Bear Valley Visitor Center Lighting Retrofit:
Due to safety concerns during the installation of new LED lights, sections of the Bear Valley Visitor Center's exhibit area may be closed through the end of July. More »
The Kenneth C. Patrick Visitor Center will be closed on Saturday, July 16.
We are sorry for any inconvenience, but the Kenneth C. Patrick Visitor Center at Drakes Beach will be closed on Saturday, July 16. It will open at 10 am on Sunday, July 17.
Fire and Fuels Planning
Planning in fire and fuels management is essential to ensure that all fire suppression and fuels treatment actions strongly support resource management and community protection objectives. The planning process also minimizes adverse impacts to park resources and neighboring communities.
Fire and fuels planning is done by establishing fire management units (FMU's) which describe objectives for different areas within each park based on geography, fuels management and habitat enhancement needs, and values at risk.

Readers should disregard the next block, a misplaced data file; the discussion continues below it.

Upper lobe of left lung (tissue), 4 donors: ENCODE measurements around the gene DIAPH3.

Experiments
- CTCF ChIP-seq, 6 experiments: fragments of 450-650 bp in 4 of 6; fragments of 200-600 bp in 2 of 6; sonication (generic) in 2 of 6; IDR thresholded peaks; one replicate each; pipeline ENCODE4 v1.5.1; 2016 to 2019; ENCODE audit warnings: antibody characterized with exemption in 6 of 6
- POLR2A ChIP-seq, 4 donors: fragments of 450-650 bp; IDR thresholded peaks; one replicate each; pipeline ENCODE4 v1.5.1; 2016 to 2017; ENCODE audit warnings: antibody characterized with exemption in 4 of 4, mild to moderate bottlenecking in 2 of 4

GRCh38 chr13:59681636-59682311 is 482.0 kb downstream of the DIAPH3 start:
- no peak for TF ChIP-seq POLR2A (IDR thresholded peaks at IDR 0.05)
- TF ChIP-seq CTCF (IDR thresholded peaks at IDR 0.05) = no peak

To view an animated map of the FMU's at Point Reyes, you will need to download the Adobe® Flash® Player if you don't already have it. Once you have Adobe® Flash® Player, click on the map to the right.
In 2004, the National Park Service completed a Fire Management Plan and Environmental Impact Statement for Point Reyes National Seashore and North District of Golden Gate National Recreation Area. This document includes an environmental analysis that encompasses actions within all FMU's.
The Operational Strategy for the Fire Management Plan was completed in 2006.
Fire and fuels management planning in Point Reyes National Seashore is guided by Reference Manual 18 - Wildland Fire and Prescribed Fire Management Policy and the park's Fire Management Plan. Director's Order 12 (482 KB PDF) and the Reference Manual for DO 12 guide the National Park Service in complying with the National Environmental Policy Act (NEPA).
Point Reyes National Seashore will be part of a National Fire Planning Unit (FPU #5). This FPU includes several land management units in Northern California. For more information, visit the Fire Program Analysis website.
Did You Know?
Elephant seals (Mirounga angustirostris) regularly plunge to depths of 2000 feet to find food, but even far below the ocean's surface they are affected by warming temperatures and melting Antarctic ice. More...